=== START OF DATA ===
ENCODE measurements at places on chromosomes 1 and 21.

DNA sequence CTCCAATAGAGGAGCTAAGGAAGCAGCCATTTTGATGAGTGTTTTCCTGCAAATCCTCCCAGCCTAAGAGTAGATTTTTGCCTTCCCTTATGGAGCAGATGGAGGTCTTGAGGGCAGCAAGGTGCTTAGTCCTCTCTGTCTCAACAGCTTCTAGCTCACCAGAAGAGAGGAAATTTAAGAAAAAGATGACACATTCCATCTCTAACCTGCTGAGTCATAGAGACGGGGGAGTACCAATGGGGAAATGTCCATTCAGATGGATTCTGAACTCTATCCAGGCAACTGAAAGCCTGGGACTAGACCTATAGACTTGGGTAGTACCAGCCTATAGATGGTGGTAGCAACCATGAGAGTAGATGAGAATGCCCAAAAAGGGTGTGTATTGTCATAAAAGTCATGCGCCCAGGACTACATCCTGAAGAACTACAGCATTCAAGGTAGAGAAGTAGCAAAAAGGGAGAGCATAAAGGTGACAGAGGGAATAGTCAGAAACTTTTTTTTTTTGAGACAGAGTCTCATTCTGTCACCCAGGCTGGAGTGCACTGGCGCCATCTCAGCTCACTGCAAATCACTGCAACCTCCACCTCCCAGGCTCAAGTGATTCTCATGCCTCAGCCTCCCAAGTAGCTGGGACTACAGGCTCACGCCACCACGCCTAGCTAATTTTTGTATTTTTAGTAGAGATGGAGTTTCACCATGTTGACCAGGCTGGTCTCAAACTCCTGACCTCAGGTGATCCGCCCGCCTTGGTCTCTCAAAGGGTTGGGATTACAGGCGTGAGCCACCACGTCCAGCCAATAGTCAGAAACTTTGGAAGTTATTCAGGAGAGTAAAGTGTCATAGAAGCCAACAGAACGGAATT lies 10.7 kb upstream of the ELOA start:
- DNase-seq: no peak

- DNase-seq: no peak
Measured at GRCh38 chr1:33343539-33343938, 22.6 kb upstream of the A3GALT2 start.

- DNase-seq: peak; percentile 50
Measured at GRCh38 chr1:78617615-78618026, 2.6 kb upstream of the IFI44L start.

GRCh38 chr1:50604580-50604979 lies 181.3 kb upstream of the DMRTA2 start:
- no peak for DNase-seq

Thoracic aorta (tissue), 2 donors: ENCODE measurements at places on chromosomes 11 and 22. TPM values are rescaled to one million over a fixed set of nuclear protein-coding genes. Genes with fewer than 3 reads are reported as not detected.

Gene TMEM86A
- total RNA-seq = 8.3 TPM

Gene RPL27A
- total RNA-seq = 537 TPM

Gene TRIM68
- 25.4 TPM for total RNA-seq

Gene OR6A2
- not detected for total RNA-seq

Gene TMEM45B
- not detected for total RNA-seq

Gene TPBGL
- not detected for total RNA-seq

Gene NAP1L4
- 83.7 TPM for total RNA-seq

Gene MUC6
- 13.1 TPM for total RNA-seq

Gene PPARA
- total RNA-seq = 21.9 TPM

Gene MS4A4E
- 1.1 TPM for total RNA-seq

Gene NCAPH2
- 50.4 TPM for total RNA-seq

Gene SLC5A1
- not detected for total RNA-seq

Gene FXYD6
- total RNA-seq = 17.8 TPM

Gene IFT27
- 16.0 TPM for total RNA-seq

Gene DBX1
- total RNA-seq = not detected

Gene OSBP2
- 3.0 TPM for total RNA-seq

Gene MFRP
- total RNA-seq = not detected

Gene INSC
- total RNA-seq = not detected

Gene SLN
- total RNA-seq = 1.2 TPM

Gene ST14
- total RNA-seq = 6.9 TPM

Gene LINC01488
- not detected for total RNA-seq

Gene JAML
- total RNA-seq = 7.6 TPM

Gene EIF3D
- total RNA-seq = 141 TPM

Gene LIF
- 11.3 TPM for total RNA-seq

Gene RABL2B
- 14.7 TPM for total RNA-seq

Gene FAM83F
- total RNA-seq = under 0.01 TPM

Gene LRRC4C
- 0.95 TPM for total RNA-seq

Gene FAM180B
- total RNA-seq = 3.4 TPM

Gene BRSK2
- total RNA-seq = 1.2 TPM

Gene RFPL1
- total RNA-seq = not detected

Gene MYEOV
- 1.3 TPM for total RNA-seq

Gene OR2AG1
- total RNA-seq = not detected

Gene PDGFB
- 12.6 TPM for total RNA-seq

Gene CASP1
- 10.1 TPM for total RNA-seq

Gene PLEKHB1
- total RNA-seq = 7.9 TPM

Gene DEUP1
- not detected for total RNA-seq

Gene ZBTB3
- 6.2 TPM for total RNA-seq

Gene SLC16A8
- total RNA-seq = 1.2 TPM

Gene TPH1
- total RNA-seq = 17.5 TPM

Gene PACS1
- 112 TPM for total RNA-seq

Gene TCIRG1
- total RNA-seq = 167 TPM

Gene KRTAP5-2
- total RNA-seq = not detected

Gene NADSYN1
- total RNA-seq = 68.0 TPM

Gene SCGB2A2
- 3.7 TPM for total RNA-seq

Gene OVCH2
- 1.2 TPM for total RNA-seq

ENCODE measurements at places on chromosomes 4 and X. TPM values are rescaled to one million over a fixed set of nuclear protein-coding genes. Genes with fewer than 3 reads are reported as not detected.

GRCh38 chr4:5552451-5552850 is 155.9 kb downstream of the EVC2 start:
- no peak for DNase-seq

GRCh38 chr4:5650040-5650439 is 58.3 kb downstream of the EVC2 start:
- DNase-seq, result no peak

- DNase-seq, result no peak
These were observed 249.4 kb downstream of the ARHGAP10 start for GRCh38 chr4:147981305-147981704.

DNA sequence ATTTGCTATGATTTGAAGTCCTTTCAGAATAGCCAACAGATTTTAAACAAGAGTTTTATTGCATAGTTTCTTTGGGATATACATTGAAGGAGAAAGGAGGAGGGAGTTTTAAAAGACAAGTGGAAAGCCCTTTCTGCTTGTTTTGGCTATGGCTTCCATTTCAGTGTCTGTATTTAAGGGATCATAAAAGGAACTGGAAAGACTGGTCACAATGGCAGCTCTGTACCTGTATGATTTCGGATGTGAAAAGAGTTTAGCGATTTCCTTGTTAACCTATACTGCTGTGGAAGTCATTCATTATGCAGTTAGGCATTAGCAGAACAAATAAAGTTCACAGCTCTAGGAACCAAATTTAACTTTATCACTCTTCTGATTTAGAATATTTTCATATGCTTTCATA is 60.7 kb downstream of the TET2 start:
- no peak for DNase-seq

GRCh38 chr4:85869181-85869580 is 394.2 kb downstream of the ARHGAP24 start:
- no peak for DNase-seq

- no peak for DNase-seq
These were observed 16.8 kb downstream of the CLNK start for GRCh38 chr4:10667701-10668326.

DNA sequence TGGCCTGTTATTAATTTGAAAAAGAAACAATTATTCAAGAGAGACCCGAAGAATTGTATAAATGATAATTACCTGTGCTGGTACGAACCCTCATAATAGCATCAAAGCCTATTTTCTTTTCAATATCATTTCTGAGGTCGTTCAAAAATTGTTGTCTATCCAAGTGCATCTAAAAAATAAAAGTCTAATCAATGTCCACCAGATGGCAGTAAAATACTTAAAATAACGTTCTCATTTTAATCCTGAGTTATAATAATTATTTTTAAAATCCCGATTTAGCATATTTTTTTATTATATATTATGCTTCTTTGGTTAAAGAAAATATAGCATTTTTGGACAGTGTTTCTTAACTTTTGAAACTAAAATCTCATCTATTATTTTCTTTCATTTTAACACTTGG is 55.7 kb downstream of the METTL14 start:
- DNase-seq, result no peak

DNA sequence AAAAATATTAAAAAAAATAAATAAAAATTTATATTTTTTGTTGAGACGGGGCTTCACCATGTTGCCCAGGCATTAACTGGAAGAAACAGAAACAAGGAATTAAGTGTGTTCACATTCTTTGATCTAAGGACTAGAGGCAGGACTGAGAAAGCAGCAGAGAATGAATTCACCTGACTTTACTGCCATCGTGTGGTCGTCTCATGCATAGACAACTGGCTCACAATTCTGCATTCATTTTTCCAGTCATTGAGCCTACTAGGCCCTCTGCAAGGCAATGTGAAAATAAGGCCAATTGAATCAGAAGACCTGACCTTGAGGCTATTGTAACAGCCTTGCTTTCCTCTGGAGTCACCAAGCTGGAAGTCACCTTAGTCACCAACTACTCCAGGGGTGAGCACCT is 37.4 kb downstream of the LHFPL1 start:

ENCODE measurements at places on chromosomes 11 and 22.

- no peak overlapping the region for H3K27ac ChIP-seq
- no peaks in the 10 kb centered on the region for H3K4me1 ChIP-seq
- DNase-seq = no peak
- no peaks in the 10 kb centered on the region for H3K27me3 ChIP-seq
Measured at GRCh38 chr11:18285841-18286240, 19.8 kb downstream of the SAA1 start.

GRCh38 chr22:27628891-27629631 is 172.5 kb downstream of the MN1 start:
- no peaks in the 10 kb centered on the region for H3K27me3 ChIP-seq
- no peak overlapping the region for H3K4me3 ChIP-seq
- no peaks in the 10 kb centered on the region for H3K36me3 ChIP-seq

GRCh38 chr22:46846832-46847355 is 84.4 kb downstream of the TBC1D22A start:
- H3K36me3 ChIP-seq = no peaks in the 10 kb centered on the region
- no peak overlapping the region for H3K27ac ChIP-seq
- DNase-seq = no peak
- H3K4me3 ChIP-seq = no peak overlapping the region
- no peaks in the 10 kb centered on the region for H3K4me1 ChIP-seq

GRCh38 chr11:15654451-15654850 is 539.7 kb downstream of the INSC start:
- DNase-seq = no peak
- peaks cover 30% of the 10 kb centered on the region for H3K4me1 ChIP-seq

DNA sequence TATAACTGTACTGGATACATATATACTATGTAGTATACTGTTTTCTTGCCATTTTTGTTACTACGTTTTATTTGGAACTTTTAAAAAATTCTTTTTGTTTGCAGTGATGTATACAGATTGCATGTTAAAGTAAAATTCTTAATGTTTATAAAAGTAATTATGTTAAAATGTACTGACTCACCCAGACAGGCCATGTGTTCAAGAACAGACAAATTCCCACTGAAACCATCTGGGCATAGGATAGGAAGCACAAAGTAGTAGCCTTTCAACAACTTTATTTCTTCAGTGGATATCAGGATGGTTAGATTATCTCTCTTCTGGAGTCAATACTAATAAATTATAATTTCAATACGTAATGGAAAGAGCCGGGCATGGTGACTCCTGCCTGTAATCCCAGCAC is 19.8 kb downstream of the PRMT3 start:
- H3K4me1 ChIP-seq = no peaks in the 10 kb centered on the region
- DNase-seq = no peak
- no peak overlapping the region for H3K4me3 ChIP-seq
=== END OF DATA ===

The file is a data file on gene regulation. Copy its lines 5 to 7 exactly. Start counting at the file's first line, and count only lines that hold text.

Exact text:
Measured at GRCh38 chr1:33343539-33343938, 22.6 kb upstream of the A3GALT2 start.

- DNase-seq: peak; percentile 50
Measured at GRCh38 chr1:78617615-78618026, 2.6 kb upstream of the IFI44L start.